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From the plant model (5.1.1) the d step ahead predictor is Ay(t +d) = Bu(t) (5.2.1.5) and from the reference model Amy(t) = q-d Bmr(t) the d step ahead predictor is AmYm (t +d)= Bmr(t) Substitute (5.2.1.5) and (5.2.1.6) into (5.2.1.4) to obtain Am [y(t +d)Ym (t +d)]= BR1u(t) + Sy(t)-Bmr(t) (5.2.1.6} (5.2.1.7} By setting the output error to zero the model reference controller that gives y(t) = y m (t) is obtained from (5.2.1.7). Let y(t +d)-y m (t +d)= 0 then (5.2.1.7} becomes 0 = BR1u(t) + Sy(t)-Bmr(t) or by rearranging the terms the model reference controller is BR1u(t) = -Sy(t) + Bmr(t) (5.2.1.8} Using polynomial equation (5.2.1.3) to obtain R1 (q-1 ) and S(q-1 ) the controller is the same as the RST controller above. To derive the regressive form of (5.2.1.7) define BR1 as a(q-1) = B(q-1 )RI (q-1) where the degree of a is na = deg a(q-1 ) = deg B(q -1) + deg R1 (q-1 ) = deg B(q-1 ) = d -l 53 (5.2.1.9}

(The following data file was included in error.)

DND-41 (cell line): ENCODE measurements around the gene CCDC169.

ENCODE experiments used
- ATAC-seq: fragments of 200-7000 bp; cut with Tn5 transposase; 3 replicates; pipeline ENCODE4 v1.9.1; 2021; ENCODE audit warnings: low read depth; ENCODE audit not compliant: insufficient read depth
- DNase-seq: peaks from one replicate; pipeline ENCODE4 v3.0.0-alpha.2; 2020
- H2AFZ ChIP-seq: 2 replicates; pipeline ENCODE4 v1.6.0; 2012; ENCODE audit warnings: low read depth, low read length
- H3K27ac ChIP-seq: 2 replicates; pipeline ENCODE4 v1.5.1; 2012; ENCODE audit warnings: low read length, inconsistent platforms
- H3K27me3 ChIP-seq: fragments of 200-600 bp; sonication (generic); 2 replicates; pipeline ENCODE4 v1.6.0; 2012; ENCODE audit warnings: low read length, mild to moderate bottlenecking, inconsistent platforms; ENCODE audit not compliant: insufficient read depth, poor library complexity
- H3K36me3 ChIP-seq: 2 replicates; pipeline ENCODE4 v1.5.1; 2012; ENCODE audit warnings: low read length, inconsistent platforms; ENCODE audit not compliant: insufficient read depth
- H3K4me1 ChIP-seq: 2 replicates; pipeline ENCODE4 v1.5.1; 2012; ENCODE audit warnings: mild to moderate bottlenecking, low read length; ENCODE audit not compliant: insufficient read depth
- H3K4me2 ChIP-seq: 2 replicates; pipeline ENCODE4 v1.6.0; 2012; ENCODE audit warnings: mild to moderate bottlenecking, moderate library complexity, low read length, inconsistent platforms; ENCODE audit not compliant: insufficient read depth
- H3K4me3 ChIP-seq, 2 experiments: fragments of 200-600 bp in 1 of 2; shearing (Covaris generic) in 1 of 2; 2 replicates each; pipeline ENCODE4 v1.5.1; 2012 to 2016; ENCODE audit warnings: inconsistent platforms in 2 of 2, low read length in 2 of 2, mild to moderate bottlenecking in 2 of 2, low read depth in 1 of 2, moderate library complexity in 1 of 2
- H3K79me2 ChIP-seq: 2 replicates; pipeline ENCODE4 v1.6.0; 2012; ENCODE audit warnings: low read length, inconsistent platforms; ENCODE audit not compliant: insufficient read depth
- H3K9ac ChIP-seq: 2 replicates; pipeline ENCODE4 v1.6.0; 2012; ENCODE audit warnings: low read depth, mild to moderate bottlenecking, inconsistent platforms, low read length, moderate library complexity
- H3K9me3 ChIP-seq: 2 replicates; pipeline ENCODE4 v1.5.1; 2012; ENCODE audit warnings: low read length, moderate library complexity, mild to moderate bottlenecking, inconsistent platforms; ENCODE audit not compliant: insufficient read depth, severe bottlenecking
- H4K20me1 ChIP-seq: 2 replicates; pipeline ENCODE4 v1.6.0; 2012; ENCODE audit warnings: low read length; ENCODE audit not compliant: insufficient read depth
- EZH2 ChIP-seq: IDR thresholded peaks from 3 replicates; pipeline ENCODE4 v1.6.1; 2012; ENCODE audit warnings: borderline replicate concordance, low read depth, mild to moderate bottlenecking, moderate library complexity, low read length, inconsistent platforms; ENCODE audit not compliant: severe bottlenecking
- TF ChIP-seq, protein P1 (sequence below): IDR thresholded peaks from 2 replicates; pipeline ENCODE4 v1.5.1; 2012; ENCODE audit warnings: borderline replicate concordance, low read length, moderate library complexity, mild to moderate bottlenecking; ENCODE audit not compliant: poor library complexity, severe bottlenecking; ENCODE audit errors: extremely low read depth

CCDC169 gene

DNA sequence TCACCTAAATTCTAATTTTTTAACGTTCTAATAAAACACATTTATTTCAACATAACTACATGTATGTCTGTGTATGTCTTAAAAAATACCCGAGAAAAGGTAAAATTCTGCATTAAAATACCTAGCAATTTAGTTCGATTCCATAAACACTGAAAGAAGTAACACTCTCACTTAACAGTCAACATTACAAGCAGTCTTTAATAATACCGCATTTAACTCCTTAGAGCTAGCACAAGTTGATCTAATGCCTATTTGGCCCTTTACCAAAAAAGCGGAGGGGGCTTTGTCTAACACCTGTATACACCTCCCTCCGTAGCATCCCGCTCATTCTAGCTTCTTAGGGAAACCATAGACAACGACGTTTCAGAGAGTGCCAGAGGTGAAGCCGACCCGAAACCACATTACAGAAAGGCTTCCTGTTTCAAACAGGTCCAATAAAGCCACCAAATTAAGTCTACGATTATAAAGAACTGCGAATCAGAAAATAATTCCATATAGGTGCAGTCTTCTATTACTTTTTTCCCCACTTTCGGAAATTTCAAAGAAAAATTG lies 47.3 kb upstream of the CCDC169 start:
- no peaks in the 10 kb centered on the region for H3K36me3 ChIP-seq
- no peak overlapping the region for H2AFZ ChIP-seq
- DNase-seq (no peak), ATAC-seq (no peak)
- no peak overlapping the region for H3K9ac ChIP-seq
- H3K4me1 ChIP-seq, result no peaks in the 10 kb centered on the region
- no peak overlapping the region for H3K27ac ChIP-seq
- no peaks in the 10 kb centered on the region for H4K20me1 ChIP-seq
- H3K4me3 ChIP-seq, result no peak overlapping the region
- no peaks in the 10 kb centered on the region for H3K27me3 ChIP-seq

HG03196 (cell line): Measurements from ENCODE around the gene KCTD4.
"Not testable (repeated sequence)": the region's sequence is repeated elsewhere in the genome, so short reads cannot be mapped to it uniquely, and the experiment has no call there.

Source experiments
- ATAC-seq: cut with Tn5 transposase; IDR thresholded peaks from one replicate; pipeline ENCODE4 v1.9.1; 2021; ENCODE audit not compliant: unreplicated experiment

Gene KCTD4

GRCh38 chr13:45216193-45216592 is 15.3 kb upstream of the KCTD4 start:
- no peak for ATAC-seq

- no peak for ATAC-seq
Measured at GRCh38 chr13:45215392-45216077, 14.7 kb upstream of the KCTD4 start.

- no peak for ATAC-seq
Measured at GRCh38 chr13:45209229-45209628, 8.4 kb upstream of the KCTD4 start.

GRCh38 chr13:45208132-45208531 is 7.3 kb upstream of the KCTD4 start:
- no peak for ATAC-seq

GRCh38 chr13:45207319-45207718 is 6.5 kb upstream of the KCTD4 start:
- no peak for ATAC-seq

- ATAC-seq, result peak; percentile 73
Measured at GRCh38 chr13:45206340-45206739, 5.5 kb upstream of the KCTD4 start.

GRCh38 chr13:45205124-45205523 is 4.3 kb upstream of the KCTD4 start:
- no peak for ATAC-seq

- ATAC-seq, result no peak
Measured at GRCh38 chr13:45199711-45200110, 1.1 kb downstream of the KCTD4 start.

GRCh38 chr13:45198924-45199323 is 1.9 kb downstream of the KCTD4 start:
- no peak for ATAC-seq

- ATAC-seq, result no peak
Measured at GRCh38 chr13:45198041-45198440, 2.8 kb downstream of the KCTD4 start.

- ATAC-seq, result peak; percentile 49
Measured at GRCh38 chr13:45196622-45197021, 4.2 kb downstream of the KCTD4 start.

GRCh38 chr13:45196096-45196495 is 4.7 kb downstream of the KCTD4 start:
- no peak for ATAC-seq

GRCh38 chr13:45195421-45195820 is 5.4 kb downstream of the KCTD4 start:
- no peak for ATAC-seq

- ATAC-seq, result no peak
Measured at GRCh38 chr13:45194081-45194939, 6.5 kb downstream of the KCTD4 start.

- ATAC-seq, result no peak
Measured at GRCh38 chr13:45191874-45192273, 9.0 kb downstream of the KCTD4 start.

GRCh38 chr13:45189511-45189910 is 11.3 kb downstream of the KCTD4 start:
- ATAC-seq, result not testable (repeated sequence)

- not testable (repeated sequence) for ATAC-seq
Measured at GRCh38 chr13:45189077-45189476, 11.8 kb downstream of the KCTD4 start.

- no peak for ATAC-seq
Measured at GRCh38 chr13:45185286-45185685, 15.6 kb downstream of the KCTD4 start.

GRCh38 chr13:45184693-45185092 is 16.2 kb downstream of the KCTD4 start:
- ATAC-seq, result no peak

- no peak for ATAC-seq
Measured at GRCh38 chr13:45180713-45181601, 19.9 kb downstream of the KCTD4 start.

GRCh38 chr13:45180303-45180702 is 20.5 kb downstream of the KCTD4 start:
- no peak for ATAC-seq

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The regressive form of (5.2.1.7) is written as (5.2.1.10) Here the parameter vector 6 a is (5.2.1.11) and the measurement vector (t) is defined as t/JT (t) = [u(t), u(t -1), u(t-na ); y(t), y(t -1), y(t-ns)] (5.2.1.12) If the output error is set to zero (5.2.1 .1 0) becomes the model reference controller that gives y(t) = Ym (t). The controller obtained is in the following vector recursive from: f/J(t) = Bm (q-1 )r(t) (5.2.1.13) Adaptive control concepts are used to estimate the parameter vector when the true parameters are unknown. The adaptive model reference controller is OT (t + d -1)J(t) = Bm (q-1 )r(t) (5.2.1.14) The parameter vector can be obtained from the NG PAA discussed in section 4.2. The estimated vector is O(t +d)= O(t + d -1) + ,LL(t)(y(t +d)Ym (t +d)] c + lll/JCt)f 0<,LL<2,0